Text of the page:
Scandal is not a word I often employ. Like “racism”, it is much over used, but it does apply to the Chilcot report, or rather, to the non-report.
I doubt if many remember it, yet its importance cannot be over-rated. Five senior Privy Councillors were appointed by Gordon Brown when prime minister (seems a long time ago now, doesn’t it?) to inquire into how the UK became involved in the second Iraq war, and the lessons to be learnt.
That war set in train a series of disasters: in Iraq Sunni against Shia and both against Christians, with thousands killed and where the killing continues; stimulated political Islam and stoked its hatred of the West, with the US and the UK as the principal targets. When the man sent to run Iraq by George W Bush was asked on TV how many Americans had died, he knew to the last one. When asked about Iraqi dea-ths, he did not know and it was obvious he did not care – something that enabled Osama bin Laden to make the famous statement: “Western blood counts for more than Muslim blood.”
If a democracy is to function, there has to be trust between those elected to lead and those who elected them. Paramount in that trust is, especially where the waging of war is concerned, with all its internal and external ramifications and consequences, that leaders tell the truth to Parliament and people. If leaders lie, their “crime” against the very basis of democracy must be revealed, and future leaders have a lesson, and warning, laid out in front of them.
In 1956 a prime minister, Anthony Eden, engaged in a conspiracy with France and Israel to make war on Egypt to take back into Anglo-French control the nationalised Suez Canal, which ran through Egyptian territory. Israel was to attack Egypt, the British and French would then intervene to “save” and continue to control the canal for international shipping – not with attacks on Israel but on Egypt. When challenged, Eden, denying any conspiracy, lied to the House of Commons and the people.
There were three results from that lie. First, the Suez crisis saw the beginning of the end of British imperial power in the Middle East. Second, American fury at British unilateral action caused Washington to assert who was the master in the so-called special relationship, by demanding and getting an end to the military action, ensuring that from then on British foreign policy was aligned with that of the USA. Third, British democracy was tarnished.
There are grounds to believe that British prime minister Tony Blair, left, in 2002-3 lied to parliament and the people to engage, as the step-child of US policy, in a war against Iraq. There is evidence available in public that suggests that while Blair again and again assured parliament he had not decided to join the US in action against Iraq, that he had in fact committed himself to do so. Did he lie, and did he commit the UK to war irrespective of the evidence produced by the UN inspectors?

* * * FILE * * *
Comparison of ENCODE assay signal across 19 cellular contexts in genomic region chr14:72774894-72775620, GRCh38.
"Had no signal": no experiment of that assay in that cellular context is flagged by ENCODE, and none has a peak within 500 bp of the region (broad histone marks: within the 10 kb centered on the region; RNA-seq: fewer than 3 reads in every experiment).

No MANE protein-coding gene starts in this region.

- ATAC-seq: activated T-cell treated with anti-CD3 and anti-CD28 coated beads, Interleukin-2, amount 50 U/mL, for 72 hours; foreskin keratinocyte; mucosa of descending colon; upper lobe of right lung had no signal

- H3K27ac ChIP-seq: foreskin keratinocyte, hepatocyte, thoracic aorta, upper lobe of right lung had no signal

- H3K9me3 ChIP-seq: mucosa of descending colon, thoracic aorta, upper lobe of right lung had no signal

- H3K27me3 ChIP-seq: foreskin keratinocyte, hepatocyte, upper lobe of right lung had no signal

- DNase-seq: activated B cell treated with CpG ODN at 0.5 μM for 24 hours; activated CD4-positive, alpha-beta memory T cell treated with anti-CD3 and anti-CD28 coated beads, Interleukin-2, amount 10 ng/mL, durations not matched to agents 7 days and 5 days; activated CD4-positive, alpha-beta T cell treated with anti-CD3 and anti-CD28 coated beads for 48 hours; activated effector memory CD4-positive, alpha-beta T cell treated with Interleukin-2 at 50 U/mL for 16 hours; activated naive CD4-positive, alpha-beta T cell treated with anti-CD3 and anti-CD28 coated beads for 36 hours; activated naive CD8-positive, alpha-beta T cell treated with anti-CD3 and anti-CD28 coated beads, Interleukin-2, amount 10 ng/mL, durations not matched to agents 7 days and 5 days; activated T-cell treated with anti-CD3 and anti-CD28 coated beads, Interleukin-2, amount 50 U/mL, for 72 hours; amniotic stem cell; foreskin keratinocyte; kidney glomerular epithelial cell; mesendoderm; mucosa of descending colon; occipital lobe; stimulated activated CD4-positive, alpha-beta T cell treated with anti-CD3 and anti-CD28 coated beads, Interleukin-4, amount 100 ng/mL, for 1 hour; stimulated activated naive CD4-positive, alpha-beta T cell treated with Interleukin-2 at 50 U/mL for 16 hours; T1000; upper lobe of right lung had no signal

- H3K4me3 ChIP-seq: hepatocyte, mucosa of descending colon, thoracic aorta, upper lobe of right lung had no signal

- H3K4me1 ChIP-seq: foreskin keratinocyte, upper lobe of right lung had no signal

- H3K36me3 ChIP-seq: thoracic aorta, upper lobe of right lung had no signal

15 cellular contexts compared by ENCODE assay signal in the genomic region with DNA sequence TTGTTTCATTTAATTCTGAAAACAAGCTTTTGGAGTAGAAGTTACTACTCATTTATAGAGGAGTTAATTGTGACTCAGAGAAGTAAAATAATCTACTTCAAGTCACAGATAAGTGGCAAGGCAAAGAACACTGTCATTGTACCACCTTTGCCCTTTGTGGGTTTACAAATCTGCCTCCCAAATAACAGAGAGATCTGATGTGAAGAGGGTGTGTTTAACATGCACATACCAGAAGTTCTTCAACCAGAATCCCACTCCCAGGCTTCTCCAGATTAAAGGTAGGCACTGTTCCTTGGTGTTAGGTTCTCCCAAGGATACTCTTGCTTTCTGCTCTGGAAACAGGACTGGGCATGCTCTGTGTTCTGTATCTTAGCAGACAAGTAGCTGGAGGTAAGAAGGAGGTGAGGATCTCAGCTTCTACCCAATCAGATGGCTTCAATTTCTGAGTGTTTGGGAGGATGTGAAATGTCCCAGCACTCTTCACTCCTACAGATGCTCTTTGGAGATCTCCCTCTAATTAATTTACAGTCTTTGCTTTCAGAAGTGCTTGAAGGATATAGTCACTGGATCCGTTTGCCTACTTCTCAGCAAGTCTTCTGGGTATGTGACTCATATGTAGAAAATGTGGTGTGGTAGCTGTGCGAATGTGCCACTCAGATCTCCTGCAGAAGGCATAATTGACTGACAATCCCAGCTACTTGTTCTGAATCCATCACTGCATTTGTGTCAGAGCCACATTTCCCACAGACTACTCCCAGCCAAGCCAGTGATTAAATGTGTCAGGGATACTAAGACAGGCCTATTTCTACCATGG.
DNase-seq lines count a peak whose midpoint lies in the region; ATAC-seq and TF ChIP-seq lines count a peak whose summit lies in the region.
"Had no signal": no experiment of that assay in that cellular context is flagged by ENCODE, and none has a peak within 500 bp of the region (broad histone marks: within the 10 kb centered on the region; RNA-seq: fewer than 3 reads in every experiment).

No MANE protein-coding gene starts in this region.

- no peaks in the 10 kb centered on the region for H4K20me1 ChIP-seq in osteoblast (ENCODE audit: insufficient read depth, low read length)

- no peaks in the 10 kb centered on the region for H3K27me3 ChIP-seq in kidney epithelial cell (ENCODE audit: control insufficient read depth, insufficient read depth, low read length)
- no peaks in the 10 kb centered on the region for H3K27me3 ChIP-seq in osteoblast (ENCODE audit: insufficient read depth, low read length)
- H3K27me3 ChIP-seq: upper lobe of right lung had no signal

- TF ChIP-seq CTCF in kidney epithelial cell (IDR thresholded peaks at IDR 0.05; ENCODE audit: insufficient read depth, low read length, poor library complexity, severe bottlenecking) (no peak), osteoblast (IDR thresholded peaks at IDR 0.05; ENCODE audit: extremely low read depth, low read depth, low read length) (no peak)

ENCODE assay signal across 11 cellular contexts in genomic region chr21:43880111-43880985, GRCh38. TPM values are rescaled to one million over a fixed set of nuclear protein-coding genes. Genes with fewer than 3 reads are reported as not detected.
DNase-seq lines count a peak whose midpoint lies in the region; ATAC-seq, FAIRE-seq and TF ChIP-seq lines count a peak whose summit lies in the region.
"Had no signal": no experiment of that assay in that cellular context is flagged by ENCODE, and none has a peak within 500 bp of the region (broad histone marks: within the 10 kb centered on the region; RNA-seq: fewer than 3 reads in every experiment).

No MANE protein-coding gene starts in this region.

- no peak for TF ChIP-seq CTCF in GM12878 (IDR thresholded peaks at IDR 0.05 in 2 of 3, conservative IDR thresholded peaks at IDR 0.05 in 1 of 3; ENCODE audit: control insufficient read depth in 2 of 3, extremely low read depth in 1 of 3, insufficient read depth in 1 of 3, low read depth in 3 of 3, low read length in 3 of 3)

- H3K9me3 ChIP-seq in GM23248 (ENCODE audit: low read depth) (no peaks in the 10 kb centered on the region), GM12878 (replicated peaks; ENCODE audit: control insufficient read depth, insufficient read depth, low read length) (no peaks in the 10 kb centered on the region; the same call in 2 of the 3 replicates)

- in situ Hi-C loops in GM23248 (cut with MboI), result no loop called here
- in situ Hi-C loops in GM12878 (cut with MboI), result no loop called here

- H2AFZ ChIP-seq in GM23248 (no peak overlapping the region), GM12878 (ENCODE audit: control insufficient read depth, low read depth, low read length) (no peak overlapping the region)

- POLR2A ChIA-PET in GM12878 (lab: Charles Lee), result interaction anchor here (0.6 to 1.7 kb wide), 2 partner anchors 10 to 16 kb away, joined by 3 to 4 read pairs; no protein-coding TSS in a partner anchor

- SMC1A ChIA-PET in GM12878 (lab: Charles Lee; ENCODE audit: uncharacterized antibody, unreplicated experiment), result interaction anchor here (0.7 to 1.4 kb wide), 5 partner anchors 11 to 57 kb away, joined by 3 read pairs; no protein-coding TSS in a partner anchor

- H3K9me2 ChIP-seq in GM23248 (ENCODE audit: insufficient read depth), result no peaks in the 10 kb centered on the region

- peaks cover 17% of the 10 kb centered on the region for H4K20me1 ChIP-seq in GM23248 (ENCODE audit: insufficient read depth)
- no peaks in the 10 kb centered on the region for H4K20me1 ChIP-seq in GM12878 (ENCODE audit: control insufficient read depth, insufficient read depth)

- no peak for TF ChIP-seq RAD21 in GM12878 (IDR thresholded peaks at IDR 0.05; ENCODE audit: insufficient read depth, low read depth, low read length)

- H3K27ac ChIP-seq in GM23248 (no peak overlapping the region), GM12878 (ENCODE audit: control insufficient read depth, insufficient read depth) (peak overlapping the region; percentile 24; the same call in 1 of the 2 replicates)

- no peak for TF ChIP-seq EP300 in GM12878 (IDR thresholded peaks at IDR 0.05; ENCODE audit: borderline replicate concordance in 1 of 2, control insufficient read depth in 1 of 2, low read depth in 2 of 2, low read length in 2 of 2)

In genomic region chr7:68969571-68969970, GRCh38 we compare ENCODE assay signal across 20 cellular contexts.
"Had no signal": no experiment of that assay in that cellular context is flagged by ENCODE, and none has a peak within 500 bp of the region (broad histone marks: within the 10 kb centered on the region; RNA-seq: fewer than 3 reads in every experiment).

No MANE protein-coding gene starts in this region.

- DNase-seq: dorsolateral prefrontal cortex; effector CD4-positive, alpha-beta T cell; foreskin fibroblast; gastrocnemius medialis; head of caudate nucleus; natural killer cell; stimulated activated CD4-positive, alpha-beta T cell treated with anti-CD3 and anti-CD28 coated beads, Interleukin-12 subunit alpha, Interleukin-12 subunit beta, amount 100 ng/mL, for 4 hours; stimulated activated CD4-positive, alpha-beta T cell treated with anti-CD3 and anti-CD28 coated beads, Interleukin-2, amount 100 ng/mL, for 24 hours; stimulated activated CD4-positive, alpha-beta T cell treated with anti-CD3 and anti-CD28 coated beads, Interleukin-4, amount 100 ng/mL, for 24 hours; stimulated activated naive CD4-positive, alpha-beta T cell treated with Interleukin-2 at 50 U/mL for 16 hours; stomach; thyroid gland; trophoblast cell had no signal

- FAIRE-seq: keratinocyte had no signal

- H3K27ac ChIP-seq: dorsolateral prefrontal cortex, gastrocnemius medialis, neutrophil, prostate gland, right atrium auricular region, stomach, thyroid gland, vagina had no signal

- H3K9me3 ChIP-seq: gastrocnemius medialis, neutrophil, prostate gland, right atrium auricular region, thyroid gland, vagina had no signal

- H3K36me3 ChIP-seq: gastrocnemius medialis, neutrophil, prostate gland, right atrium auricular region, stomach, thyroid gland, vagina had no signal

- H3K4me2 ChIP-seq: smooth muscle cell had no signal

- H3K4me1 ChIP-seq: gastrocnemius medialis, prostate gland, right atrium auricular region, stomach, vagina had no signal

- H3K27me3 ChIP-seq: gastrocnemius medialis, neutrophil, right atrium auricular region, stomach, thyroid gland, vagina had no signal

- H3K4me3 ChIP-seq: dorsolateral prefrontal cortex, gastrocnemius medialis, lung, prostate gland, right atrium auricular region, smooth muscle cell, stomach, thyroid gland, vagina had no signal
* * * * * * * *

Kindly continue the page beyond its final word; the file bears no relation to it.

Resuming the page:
The crucial evidence is in the private correspondence and communications between Blair and Bush, and what was said at the meeting they had in Crawford, Texas, in 2002. That evidence has been denied to the Chilcot inquiry. Who has withheld it? Why has it been withheld? We are all now living with the Islamist consequences of that war. We are all entitled to know who created this situation. Chilcot was meant to provide the answer. That his inquiry is being silenced is a scandal.
Sanctions Vlad for business
More sanctions on Russians? Yes, but note BP is not sanctioned despite having had a recent investment discussion with Vladimir Putin. Nor has Gazprom, the giant Russian energy company, been hit.
A secret EU report has warned that too tight a sanctions regime will have a bad effect on Germany’s economy, and therefore on the eurozone as a whole.
Alexander fails to convince us
Danny Alexander says there will definitely be no currency union between Holyrood and Westminster if Scotland becomes independent. Is this the same Lib Dem MP who signed a cast-iron guarantee that there would be no increase in tuition fees for English university students?
MPs’ expenses are over the top
I could never understand why MPs or MSPs get themselves into expenses trouble over the smallest items that other people would never ever dream
of claiming. Things like
a pint of milk, a bus ticket, a newspaper or a set of three condolence cards are what you put your hand in your own pocket for.
Latest poll shows Tories at 33 per cent and Labour 31 per cent. Miliband’s boast of one more Christmas until a Labour government looks foolish. Meanwhile, No side reported to be sidelining Alistair Darling. It’s the message not the messenger that’s their problem.